So it turns out that roosters don’t just crow in the morning, as I have been led to believe in cartoons. They crow constantly, all night long, at intervals of about 3 minutes. Isn’t that fun? I learned that at our homestay in Viñales, at about 2 a.m. Needless to say I have a new least favorite animal.
Real talk, though, Viñales might be the most stunning place I’ve ever seen. It’s cracked the top ten for sure. Apparently Steven Spielberg wanted to film Jurassic Park here and the State Department was not on board. This was our next stop after Havana, and it is a tourist hotspot for one reason: cigars. Yep, Viñales is the region of Cuba that produces that world-renowned tobacco.
Before we got there, though, we had a few other detours! The first was an absolutely amazing place called Fusterlandia. An artist, José Fuster, wanted to reclaim his neighborhood and created these mosaics. The whole place feels like a trippy dream world, and it was so cool to wander through and see all the different murals and characters he created out of tile.
From there, we went to Las Terrazas, which is an effort to re-forest one area of Cuba and to stimulate the local rural economy. One of the aspects of my trip that I absolutely loved was the fact that we met so many organizations who were working all over Cuba to improve life for the citizens. I was impressed, time and time again, with the creative solutions to problems that people had. While in Viñales, we saw Soviet-era laundry machines that were somehow still running, cobbled together with parts that the family had been able to scavenge.
Side note, the whole time we were in Las Terrazas, our guide kept pointing out cool birds, which was around the time I realized I am terrible at birdwatching! How am I supposed to spot them in the trees?
Anyhow. We got to try some local coffee and meet some artisans. I bought my mom a wooden hummingbird sculpture. At first, I was hesitant because it looked very delicate, with the beak and the wings, and I didn’t think I could bring it back to the US safely. I asked the guy selling them what he wrapped it in, and I kid you not, he held up a piece of paper. At my expression, which surely read ?????, he took the hummingbird and broke it down to its components, showing me how I could fit the pieces back together once I got it home. Way cool.
On to Viñales! Look at that valley. This is a more agricultural section of the country, and we had a lot of wonderful farm-to-table food, including a live cooking demonstration. I was low key worried about food on this trip, because some places are really weird about me being vegetarian (looking at you, Eastern Europe and Central Asia), but in Cuba, there is always a vegetarian option. Even if there are only 3-4 dishes in the restaurant, one will be vegetarian. A few highlights: plantain chips, taro root, and so much pesto! Plus all the rice dishes were stellar. I had never had taro before and it was delicious.
One other brief anecdote from Viñales: getting out money! So, money in Cuba as an American is a challenge, because American bank cards cannot work there. I mean, your first barrier is that a lot of places will not have credit card machines, but even in places that do, an American card is no better than a used napkin on the side of the road. You have to bring in cash and exchange it. I brought euros, because I figured I’d have a better time with those than with USD.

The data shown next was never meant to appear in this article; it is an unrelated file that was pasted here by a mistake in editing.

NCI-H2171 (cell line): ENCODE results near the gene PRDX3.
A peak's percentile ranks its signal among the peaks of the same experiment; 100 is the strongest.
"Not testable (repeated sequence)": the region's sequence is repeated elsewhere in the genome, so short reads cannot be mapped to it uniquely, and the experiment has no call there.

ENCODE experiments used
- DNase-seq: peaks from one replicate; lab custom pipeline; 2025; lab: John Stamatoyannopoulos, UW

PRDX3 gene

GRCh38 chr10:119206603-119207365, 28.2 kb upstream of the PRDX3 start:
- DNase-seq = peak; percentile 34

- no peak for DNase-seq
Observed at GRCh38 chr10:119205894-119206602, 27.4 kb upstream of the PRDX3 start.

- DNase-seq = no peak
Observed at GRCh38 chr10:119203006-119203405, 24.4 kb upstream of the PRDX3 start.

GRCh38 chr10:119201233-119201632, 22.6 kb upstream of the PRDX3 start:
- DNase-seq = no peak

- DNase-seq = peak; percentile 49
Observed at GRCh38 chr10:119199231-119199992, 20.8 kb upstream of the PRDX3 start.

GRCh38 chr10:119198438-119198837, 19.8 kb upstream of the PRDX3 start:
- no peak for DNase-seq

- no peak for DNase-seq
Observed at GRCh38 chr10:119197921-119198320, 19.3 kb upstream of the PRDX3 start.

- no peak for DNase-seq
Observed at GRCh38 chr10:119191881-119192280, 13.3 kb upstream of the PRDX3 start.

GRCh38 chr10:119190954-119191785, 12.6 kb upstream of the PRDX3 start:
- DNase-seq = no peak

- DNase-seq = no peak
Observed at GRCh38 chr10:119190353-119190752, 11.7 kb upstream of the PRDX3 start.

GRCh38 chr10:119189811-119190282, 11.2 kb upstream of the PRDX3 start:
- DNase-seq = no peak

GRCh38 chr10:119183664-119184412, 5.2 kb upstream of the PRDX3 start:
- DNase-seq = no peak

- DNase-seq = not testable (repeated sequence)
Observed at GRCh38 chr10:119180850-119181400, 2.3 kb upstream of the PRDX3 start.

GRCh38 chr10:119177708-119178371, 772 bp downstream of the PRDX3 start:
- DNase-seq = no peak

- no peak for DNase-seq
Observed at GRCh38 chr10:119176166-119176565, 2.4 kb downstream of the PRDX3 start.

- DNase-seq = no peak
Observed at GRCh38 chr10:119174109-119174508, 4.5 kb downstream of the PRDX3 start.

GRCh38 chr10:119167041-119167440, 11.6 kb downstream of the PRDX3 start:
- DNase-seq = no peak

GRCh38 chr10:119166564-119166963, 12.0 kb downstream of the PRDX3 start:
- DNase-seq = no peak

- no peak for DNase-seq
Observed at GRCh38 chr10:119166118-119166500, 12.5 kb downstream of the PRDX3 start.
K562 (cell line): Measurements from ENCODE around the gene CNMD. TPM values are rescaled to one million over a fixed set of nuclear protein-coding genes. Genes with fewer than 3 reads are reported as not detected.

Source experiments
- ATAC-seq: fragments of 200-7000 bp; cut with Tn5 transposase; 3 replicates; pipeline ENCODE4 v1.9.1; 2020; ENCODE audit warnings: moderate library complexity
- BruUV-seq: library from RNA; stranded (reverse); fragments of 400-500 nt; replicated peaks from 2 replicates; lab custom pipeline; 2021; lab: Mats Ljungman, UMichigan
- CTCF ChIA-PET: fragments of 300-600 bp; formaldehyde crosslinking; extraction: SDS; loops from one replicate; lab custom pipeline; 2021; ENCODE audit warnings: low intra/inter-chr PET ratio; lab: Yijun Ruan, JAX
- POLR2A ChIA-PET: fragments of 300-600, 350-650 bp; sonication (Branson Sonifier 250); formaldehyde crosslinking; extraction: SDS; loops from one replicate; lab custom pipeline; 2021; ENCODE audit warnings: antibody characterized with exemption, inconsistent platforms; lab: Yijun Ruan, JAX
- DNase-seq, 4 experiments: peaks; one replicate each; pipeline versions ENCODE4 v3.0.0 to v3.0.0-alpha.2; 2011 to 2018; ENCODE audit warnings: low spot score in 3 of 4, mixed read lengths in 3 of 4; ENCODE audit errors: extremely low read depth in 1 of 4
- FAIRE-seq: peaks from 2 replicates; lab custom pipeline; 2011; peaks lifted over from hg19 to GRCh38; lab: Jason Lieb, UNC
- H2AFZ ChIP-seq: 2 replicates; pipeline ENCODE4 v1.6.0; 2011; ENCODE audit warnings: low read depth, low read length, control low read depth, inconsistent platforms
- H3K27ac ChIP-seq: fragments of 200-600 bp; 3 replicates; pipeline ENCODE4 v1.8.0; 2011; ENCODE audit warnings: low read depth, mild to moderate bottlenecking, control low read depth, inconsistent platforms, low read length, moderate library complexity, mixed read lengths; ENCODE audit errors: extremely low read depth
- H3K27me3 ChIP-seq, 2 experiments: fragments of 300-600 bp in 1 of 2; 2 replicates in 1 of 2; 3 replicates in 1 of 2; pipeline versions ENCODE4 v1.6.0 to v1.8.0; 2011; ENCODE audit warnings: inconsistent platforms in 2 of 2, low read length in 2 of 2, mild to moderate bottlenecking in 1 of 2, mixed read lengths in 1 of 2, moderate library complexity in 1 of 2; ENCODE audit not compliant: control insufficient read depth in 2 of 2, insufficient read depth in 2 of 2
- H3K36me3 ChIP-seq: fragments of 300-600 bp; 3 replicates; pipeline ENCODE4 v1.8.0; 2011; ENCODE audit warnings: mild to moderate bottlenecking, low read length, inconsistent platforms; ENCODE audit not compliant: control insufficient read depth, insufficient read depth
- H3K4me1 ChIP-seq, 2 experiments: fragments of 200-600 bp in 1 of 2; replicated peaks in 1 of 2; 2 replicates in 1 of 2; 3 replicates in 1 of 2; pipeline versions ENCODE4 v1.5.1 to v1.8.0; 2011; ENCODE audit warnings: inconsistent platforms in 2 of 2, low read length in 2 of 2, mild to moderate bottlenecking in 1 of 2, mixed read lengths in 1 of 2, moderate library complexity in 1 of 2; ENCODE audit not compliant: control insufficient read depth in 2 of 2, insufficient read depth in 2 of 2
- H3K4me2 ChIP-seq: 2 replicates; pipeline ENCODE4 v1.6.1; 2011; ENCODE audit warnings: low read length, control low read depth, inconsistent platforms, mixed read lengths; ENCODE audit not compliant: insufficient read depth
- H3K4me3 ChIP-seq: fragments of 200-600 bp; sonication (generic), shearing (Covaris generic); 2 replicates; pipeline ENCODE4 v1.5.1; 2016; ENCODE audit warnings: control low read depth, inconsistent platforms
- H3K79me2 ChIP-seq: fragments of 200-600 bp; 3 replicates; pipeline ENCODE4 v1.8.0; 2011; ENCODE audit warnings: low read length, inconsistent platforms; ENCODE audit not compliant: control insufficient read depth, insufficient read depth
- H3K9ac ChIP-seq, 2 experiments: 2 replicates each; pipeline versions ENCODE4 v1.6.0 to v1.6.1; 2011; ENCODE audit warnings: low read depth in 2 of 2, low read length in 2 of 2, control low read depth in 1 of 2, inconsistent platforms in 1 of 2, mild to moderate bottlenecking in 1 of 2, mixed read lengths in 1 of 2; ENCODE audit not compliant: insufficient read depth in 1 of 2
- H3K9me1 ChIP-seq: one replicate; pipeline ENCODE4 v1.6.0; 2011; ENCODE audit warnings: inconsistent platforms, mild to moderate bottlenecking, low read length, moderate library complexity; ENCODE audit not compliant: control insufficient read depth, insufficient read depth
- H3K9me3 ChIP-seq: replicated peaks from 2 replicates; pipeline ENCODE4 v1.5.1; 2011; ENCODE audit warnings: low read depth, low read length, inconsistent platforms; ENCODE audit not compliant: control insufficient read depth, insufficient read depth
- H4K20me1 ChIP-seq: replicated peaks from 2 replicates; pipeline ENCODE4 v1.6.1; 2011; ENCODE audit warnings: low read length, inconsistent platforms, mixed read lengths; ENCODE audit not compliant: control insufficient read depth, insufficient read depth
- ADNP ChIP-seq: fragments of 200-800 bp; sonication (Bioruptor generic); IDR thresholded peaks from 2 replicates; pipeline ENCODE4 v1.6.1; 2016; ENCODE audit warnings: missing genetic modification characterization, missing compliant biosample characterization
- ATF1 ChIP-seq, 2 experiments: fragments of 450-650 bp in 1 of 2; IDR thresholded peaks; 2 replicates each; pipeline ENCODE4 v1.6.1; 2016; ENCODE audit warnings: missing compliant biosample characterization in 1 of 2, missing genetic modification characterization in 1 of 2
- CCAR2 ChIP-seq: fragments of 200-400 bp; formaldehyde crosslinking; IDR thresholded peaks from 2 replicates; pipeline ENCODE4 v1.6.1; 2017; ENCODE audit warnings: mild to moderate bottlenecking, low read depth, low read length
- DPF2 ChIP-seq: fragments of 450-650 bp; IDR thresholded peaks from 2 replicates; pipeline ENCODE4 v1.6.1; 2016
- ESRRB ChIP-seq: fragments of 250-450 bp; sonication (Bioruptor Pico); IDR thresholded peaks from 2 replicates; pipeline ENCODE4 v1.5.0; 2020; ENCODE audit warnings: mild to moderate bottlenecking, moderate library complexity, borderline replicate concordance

The other quirky thing is that there are actually two different currencies in Cuba. One is Cuban pesos, CUPs, which are the local currency. The other is Cuban convertible pesos, or CUCs, which are for foreigners and are tied to the US dollar. Fun fact, Cuba is actually in the process of phasing out CUCs. No idea how that will work, but I can only report on how it was when I was there. Basically, you want to take care that you don’t end up with CUPs as a foreigner because they are useless to you, you can’t convert them back and they’re only really accepted at local grocery stores/markets, which you won’t be going to anyway.
All that to say…. when I was at the airport, I wasn’t able to convert as much as I wanted, and so I was dangerously low by the time we got to Viñales. And I mean, I wanted to buy cigars so I needed cash. So I went to the bank super early, way before it opened, so I could stand in line with the locals. I got a pretty good spot too. And there was a Cuban grandma there who was enforcing who had what spot – you didn’t need to really stand in a line, because people were keeping track of who was where. Locals are willing to cut in line in front of foreigners if my time at the airport exchanging money back to USD was any indication, but this time it went smoothly and the whole banking experience went well. I do definitely prefer the ability to just go to an ATM and pull out what I need.
The tobacco farm was a fascinating experience! They walked us through the entire process, from growing the tobacco and drying it out to the art of rolling a cigar. I was able to bring some back to the US, since there’s a certain amount allowed through customs, and so my dad has them carefully packed away for special occasions.
Here I am, loving the option to pay an extra dollar and have my drink in a coconut. Afterwards, the waiter took the coconut and hacked it up with a machete so that our table could eat it.
Viñales was a highlight of the trip for me. I’ll never forget eating dinner in that restaurant at the lookout point, watching the sun set over the valley while I drank daiquiris. The people we met were friendly and excited to show us their traditions, and the landscape was unparalleled. If it’s good enough for Steven Spielberg to want to put velociraptors there, it’s good enough for me.